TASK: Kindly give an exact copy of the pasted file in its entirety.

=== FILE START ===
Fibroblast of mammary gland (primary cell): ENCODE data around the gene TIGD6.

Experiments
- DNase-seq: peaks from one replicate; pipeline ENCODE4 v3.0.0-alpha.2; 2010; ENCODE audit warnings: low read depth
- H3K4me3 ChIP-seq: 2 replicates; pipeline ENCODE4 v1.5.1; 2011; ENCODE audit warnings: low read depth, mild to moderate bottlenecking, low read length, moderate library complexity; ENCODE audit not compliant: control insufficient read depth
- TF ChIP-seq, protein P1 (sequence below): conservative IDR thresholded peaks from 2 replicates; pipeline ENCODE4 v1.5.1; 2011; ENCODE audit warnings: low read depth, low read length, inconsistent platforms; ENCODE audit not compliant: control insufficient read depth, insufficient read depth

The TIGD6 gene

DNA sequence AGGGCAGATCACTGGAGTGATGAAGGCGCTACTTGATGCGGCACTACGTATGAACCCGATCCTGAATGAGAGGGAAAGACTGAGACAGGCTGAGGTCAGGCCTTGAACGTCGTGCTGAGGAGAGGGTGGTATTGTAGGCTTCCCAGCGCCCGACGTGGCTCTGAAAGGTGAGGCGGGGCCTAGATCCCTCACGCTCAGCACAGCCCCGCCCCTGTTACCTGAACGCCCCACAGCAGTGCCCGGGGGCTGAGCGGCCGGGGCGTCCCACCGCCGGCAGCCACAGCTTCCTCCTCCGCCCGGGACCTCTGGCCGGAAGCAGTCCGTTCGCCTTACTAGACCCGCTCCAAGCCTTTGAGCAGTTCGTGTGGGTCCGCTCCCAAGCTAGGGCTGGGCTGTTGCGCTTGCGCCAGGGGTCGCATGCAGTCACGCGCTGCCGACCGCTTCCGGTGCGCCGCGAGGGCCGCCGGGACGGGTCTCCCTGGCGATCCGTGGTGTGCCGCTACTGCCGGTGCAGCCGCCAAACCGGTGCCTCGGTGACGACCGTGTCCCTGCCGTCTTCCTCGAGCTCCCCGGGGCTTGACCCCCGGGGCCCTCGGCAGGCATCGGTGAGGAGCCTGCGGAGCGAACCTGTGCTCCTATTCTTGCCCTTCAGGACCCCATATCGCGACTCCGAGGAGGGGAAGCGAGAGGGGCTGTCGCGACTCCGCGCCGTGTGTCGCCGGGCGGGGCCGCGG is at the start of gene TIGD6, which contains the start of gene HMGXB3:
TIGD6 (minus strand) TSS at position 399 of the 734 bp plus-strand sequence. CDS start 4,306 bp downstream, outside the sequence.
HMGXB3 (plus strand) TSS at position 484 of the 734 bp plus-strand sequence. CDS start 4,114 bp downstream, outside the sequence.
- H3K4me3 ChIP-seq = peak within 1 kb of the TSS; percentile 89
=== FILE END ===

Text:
Fibroblast of mammary gland (primary cell): ENCODE data around the gene TIGD6.

Experiments
- DNase-seq: peaks from one replicate; pipeline ENCODE4 v3.0.0-alpha.2; 2010; ENCODE audit warnings: low read depth
- H3K4me3 ChIP-seq: 2 replicates; pipeline ENCODE4 v1.5.1; 2011; ENCODE audit warnings: low read depth, mild to moderate bottlenecking, low read length, moderate library complexity; ENCODE audit not compliant: control insufficient read depth
- TF ChIP-seq, protein P1 (sequence below): conservative IDR thresholded peaks from 2 replicates; pipeline ENCODE4 v1.5.1; 2011; ENCODE audit warnings: low read depth, low read length, inconsistent platforms; ENCODE audit not compliant: control insufficient read depth, insufficient read depth

The TIGD6 gene

DNA sequence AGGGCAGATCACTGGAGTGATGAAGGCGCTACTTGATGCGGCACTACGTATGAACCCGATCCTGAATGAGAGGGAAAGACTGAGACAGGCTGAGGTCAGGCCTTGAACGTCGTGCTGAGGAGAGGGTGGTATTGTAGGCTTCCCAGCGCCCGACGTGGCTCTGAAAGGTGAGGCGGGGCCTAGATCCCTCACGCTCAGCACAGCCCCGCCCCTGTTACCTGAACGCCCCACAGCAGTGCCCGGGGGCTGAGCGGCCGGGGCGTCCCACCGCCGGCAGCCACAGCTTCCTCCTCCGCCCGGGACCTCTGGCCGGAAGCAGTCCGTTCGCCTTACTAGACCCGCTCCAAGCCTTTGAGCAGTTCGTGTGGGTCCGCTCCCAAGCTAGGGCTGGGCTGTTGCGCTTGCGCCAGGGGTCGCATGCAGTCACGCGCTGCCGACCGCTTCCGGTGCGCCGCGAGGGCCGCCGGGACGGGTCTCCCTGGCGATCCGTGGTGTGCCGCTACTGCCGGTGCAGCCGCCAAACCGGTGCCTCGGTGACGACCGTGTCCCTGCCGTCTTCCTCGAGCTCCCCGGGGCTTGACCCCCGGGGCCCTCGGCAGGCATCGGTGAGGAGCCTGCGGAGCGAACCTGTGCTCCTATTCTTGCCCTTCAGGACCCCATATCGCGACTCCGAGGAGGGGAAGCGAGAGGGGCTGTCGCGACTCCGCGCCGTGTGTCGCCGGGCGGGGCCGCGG is at the start of gene TIGD6, which contains the start of gene HMGXB3:
TIGD6 (minus strand) TSS at position 399 of the 734 bp plus-strand sequence. CDS start 4,306 bp downstream, outside the sequence.
HMGXB3 (plus strand) TSS at position 484 of the 734 bp plus-strand sequence. CDS start 4,114 bp downstream, outside the sequence.
- H3K4me3 ChIP-seq = peak within 1 kb of the TSS; percentile 89